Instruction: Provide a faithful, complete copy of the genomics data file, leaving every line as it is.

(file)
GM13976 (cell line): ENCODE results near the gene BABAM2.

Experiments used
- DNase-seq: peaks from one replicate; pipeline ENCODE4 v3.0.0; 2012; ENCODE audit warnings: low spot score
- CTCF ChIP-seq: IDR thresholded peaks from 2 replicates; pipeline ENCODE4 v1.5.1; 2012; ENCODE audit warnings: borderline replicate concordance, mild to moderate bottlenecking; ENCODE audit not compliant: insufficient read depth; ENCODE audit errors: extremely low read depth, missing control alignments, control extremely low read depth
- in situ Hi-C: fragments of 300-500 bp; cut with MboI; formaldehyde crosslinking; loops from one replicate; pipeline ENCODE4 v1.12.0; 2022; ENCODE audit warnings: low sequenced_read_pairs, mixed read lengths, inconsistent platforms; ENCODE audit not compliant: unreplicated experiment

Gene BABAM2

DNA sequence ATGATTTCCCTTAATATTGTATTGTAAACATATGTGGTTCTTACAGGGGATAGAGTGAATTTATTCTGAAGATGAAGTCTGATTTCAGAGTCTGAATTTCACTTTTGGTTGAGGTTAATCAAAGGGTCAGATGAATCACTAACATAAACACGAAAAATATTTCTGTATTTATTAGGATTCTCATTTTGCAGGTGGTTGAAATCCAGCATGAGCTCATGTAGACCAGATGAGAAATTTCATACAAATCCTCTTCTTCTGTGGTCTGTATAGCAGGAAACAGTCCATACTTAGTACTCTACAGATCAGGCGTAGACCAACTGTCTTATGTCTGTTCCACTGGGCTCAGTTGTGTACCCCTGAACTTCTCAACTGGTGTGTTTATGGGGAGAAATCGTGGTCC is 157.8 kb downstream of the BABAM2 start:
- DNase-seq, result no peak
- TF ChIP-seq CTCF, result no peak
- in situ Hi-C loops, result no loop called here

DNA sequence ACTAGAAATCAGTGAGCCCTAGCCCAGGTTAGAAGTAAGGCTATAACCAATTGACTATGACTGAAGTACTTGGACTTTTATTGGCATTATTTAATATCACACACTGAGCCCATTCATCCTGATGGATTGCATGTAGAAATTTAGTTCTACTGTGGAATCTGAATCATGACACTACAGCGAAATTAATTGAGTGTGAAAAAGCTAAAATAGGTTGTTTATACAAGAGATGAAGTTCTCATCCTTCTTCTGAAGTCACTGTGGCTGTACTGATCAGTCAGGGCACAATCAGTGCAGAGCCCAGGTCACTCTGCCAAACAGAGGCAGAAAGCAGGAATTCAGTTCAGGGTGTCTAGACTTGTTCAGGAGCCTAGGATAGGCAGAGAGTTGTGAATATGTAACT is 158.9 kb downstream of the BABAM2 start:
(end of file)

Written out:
GM13976 (cell line): ENCODE results near the gene BABAM2.

Experiments used
- DNase-seq: peaks from one replicate; pipeline ENCODE4 v3.0.0; 2012; ENCODE audit warnings: low spot score
- CTCF ChIP-seq: IDR thresholded peaks from 2 replicates; pipeline ENCODE4 v1.5.1; 2012; ENCODE audit warnings: borderline replicate concordance, mild to moderate bottlenecking; ENCODE audit not compliant: insufficient read depth; ENCODE audit errors: extremely low read depth, missing control alignments, control extremely low read depth
- in situ Hi-C: fragments of 300-500 bp; cut with MboI; formaldehyde crosslinking; loops from one replicate; pipeline ENCODE4 v1.12.0; 2022; ENCODE audit warnings: low sequenced_read_pairs, mixed read lengths, inconsistent platforms; ENCODE audit not compliant: unreplicated experiment

Gene BABAM2

DNA sequence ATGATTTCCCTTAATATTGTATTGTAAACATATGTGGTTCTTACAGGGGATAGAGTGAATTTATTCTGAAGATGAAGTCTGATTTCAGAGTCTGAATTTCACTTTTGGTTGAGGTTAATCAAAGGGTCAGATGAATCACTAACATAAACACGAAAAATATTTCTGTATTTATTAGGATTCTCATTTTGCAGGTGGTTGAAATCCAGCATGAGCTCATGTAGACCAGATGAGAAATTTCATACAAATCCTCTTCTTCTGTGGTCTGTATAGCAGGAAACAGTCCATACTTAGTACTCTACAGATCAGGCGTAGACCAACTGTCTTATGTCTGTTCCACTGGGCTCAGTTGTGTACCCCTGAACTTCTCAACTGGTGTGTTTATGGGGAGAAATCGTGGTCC is 157.8 kb downstream of the BABAM2 start:
- DNase-seq, result no peak
- TF ChIP-seq CTCF, result no peak
- in situ Hi-C loops, result no loop called here

DNA sequence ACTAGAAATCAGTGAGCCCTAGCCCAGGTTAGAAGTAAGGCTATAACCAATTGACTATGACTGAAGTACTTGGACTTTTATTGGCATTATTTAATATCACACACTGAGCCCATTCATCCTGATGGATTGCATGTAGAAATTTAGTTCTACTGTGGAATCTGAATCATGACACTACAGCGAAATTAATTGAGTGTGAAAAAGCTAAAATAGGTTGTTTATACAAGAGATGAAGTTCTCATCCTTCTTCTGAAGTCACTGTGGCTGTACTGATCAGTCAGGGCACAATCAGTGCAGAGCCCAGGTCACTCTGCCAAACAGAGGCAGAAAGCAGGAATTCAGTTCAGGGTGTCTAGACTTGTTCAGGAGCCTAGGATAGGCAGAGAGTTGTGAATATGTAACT is 158.9 kb downstream of the BABAM2 start: